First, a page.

Mercy Ships bring hope and healing home
These past 35 past years, Mercy Ships crews, made of health-care professionals in anesthesiology, orthopedic and reconstructive surgery, midwifery and eye surgery, have performed numerous acts of mercy. This is the case of Abel, a boy from Togo, whose normal childhood turned upside down after an injection. The Republic of Togo is a country located in West Africa.
|Mercy Ships official logo (Photo: Wikipedia)|
As reported in an online Mercy Ships story, Abel's parents noticed he was having difficulty learning to crawl. Abel's muscles stopped growing but not his bones ; his legs failed to grow correctly due to the lack of musculature to direct them. His parents approached three doctors who were unable to help them.
Even though Abel's physical deformity made him the center of ridicule among his peer, Abel and his supportive parents remained positive. When Abel's father heard about the arrival of Mercy Ship in Togo, he took his son to an orthopedic screening in Lomè. Three surgeries and three months later, Abel and his father, accompanied by a Mercy Ships team returned home to the village of Homa in an Mercy Ships Land Rover. Abel, now standing on his two straightened legs, was welcomed disbelieving stares, and cheers.
Bringing hope and healing to the word's forgetten poor by mobilizing people and resources worldwide, without regard for race, gender, or religion. This is the mission of Mercy Ships, an international faith-based organization operating hospital ships to provide free health-care services, capacity building and sustainable development to the one without access in the developing world.
Mercy Ships is now a well-established charity with offices in 16 nations. However, Mercy Ships' existence was born out of Don Stephens' dream who had envisionned “a big, white, state-of-the-art hospital ship that delivers hope and healing to people around the globe living in dire circumstances.” In 1978, the first ship Anastasis was purchased, making his dream a reality.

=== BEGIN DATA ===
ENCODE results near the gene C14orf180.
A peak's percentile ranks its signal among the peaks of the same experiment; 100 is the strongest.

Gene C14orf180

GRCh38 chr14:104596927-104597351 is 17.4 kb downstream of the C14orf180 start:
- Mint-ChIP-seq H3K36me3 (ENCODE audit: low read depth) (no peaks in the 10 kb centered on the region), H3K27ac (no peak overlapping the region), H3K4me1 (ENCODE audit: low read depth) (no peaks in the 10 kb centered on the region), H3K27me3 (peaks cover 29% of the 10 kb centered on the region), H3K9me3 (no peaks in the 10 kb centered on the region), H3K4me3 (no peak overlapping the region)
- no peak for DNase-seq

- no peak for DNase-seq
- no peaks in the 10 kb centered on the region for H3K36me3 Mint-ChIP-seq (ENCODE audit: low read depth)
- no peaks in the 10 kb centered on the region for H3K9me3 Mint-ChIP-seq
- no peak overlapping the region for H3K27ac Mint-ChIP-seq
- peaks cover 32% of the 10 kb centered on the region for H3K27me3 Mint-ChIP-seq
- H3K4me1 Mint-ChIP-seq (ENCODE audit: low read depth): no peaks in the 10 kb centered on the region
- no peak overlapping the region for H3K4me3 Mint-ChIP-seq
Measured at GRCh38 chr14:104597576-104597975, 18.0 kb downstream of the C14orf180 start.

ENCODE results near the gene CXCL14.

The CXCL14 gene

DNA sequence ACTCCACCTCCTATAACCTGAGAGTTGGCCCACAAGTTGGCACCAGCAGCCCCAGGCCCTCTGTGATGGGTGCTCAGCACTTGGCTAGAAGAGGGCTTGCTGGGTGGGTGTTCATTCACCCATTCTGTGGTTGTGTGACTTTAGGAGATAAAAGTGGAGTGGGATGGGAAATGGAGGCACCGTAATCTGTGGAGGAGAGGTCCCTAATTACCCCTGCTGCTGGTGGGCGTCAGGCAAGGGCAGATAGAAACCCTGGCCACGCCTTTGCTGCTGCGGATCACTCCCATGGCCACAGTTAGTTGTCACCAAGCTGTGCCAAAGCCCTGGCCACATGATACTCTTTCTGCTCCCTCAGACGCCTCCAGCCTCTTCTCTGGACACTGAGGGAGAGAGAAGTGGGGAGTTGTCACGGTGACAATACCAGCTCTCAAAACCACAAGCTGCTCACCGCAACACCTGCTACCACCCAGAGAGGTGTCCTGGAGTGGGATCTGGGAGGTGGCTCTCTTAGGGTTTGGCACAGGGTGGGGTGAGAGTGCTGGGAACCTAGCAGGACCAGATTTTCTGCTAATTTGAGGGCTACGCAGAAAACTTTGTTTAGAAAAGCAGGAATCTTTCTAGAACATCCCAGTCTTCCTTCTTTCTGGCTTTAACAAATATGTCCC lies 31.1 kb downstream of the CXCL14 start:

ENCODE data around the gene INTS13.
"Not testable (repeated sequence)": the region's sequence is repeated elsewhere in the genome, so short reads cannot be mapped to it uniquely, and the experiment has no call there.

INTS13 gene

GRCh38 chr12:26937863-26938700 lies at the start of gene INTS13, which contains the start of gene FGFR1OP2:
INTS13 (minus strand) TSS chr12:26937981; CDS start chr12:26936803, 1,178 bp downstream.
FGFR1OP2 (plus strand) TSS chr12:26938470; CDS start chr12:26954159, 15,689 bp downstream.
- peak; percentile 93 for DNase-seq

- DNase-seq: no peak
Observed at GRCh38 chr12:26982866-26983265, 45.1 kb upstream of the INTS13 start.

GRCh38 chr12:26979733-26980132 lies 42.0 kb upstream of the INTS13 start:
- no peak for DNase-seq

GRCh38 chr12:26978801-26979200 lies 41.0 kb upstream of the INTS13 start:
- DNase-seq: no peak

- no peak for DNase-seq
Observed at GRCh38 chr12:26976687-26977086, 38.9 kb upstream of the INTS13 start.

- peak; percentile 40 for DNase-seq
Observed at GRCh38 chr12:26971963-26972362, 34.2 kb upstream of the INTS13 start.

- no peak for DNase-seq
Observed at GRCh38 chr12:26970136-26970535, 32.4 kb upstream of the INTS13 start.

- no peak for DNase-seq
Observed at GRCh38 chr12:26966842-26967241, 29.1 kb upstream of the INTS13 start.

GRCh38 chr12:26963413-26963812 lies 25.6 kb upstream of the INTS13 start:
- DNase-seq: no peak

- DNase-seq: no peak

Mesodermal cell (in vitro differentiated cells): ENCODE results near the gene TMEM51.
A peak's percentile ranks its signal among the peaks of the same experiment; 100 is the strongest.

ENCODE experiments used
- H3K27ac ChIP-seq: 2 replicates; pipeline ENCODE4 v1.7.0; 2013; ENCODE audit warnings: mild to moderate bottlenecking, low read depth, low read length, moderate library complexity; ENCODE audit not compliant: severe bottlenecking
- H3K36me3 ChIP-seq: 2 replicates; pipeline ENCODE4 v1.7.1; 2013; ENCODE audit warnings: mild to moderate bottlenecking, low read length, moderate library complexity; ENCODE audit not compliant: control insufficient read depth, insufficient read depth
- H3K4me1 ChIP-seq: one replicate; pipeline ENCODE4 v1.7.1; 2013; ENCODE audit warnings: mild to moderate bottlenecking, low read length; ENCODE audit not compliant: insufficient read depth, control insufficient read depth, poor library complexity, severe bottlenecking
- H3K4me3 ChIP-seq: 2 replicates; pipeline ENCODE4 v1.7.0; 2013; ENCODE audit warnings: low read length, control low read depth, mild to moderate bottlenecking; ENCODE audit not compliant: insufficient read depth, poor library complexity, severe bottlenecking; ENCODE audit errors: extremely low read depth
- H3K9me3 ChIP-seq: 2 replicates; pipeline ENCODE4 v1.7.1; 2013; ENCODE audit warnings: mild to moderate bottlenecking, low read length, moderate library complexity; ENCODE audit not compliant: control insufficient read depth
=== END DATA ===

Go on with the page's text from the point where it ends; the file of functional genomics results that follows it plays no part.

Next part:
“We are shocked and distressed when we see the devastation and number of lives lost in natural disaster. But there's a tsunami of deaths in West Africa every day. People live in fear, hopelessness and desesperation,” Mercy Ships President and founder Don Stephens said in an online statement.
Don and his wife Deyon along with their four children lived on board on the first Mercy Ship for 10 years. The organization is primarily founded through private donations. Volunteers who serve on the ships and field also contribute through monthly fees. Africa Mercy, the largest of the four hospital ships operated by the organization, was purchased in 2007.
|A Mercy Ships screening in West Africa (Photo: mercyships.es)|
“I was not only deeply impressed, but also touched by the care Mercy Ships is giving these poor people and how well [Mercy Ships teams] are organized. I am touched by the hope and courage given to those you are serving,” Joseph Blatter, President of FIFA, recently said during a personal visit to Africa Mercy then-located in the Republic of Guinea. The Republic of Guinea is a country located in West Africa. FIFA is the international governing body of association football.
According to Mercy Ships, nearly 50 percent of the people have no access to a hospital or a doctor. Therefore, medical care is an actual luxury to millions. The organization reports to have more performed more than 61-000 life-changing operations such as cleft lip and palate repair, cataract removal, orthopedic procedures, facial reconstruction and obstetric fistual repair.
Mercy Ships medical crews have treated 539,000 patients in village clinics, with over 109,000 dental patients with more than 278, 000 dental procedures performed. The teams also trained more than 5,770 local health-care teachers who have trained others and 29, 400 local professionals in their area of expertise. The story of the Togolese boy Abel is one of the thousand lives changed forever by Mercy Ships crews, one surgery at the time.This article was originally written for Seeds of Hope Publishers.